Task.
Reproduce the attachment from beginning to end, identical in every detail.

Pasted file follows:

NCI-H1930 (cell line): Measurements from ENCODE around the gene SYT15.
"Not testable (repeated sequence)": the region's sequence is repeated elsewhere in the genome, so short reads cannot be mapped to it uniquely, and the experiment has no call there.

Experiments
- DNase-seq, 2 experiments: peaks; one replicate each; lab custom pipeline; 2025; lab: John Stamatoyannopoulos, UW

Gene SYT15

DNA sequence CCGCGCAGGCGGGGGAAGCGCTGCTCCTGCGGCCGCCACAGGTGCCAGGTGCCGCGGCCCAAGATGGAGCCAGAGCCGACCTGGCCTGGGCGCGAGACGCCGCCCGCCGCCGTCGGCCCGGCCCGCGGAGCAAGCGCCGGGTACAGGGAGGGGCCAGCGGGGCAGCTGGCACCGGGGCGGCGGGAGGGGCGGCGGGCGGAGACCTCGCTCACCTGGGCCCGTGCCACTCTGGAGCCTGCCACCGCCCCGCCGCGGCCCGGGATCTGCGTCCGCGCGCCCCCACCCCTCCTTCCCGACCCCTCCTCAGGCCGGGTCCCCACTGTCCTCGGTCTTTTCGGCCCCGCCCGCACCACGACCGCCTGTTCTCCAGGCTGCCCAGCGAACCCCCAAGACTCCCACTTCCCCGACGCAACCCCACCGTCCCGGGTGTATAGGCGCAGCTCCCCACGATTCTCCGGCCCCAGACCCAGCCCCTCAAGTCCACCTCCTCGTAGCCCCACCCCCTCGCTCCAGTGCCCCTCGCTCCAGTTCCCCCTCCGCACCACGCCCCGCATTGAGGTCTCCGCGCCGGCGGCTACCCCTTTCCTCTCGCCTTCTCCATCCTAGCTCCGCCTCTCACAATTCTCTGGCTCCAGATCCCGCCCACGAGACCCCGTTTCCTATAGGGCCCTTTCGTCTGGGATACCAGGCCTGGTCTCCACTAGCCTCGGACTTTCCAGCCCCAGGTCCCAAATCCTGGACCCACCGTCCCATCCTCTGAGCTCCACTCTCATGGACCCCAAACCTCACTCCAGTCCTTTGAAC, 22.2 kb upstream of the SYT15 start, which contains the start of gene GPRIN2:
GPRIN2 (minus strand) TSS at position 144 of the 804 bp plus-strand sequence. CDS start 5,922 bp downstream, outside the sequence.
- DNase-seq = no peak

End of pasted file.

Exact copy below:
NCI-H1930 (cell line): Measurements from ENCODE around the gene SYT15.
"Not testable (repeated sequence)": the region's sequence is repeated elsewhere in the genome, so short reads cannot be mapped to it uniquely, and the experiment has no call there.

Experiments
- DNase-seq, 2 experiments: peaks; one replicate each; lab custom pipeline; 2025; lab: John Stamatoyannopoulos, UW

Gene SYT15

DNA sequence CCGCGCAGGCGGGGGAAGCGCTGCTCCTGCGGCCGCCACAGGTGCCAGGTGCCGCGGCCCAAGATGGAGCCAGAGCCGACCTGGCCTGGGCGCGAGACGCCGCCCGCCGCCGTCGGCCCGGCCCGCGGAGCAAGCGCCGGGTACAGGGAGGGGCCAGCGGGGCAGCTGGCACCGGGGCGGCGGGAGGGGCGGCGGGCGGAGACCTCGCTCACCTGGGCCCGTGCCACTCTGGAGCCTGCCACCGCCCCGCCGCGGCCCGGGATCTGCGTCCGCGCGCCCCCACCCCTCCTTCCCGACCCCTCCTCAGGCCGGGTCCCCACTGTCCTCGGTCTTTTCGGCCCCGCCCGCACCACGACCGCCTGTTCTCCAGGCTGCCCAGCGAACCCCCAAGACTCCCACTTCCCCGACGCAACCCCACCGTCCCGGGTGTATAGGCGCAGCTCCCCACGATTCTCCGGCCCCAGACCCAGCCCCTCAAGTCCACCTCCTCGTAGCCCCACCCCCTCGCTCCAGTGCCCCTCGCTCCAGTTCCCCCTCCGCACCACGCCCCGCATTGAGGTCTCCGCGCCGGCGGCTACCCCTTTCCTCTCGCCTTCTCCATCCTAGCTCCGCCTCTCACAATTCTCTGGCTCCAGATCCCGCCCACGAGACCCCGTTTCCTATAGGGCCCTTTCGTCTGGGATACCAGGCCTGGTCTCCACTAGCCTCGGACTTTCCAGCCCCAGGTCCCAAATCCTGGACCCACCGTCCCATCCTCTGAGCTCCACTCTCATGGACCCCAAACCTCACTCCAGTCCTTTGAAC, 22.2 kb upstream of the SYT15 start, which contains the start of gene GPRIN2:
GPRIN2 (minus strand) TSS at position 144 of the 804 bp plus-strand sequence. CDS start 5,922 bp downstream, outside the sequence.
- DNase-seq = no peak